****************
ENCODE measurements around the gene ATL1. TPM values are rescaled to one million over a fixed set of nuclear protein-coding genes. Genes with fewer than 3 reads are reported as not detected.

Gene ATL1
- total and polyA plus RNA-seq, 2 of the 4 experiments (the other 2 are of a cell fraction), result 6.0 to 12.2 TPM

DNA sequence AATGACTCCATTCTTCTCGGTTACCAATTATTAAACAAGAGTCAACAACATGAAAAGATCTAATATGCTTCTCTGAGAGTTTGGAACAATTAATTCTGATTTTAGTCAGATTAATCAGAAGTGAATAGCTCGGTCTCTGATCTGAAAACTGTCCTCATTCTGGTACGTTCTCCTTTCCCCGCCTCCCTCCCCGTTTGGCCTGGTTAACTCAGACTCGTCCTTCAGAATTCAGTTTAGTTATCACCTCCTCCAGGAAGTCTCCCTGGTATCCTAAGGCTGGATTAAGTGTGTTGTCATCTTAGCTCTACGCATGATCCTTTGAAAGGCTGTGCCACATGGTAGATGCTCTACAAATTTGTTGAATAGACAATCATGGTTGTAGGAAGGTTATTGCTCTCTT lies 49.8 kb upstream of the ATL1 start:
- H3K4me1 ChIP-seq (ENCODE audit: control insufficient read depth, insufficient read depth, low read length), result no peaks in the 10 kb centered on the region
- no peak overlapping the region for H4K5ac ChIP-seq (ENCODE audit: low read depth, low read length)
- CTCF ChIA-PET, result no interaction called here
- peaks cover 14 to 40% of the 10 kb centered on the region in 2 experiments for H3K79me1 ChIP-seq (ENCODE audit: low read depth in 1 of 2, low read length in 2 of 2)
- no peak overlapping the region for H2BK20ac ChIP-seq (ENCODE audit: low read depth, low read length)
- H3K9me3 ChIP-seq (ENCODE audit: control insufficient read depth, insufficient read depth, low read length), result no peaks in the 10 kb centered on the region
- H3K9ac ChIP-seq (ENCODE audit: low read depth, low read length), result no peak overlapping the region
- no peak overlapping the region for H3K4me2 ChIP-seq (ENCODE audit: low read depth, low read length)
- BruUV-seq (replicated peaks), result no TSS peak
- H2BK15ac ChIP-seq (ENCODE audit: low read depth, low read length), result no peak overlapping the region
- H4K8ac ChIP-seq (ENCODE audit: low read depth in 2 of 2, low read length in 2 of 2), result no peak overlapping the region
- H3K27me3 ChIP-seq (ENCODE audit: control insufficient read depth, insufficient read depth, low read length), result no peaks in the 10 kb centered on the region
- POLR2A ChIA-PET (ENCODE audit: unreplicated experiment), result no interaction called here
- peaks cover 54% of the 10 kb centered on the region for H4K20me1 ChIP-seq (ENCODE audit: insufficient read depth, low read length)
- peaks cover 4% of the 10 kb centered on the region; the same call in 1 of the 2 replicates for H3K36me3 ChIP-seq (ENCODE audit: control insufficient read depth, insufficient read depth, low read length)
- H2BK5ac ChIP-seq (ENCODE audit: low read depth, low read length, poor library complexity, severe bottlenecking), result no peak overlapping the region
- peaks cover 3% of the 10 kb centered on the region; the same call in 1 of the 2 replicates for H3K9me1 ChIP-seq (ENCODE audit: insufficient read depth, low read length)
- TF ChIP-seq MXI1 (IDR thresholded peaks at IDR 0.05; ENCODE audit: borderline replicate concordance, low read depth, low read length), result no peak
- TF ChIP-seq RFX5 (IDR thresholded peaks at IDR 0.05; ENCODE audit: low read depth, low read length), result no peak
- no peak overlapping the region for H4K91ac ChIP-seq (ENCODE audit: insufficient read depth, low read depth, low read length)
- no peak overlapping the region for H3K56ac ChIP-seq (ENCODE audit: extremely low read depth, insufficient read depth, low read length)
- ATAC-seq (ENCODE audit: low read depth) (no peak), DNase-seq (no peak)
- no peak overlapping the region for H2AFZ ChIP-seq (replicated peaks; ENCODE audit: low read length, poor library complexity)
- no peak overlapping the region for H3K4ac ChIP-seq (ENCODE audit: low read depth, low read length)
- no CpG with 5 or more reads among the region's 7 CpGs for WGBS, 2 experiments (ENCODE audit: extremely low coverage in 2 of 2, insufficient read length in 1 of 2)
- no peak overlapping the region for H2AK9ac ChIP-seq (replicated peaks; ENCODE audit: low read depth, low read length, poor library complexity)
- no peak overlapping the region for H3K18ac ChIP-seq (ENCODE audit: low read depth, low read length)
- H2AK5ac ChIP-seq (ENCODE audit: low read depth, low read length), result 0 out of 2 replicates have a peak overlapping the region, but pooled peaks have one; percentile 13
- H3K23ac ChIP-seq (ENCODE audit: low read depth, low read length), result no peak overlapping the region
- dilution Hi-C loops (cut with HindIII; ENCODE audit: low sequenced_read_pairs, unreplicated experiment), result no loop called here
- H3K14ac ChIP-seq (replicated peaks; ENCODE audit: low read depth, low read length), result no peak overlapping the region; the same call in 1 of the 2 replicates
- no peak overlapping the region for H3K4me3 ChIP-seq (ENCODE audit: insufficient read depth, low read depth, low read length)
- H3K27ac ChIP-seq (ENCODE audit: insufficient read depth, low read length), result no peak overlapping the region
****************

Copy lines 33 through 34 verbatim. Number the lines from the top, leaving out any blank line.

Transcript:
- H3K23ac ChIP-seq (ENCODE audit: low read depth, low read length), result no peak overlapping the region
- dilution Hi-C loops (cut with HindIII; ENCODE audit: low sequenced_read_pairs, unreplicated experiment), result no loop called here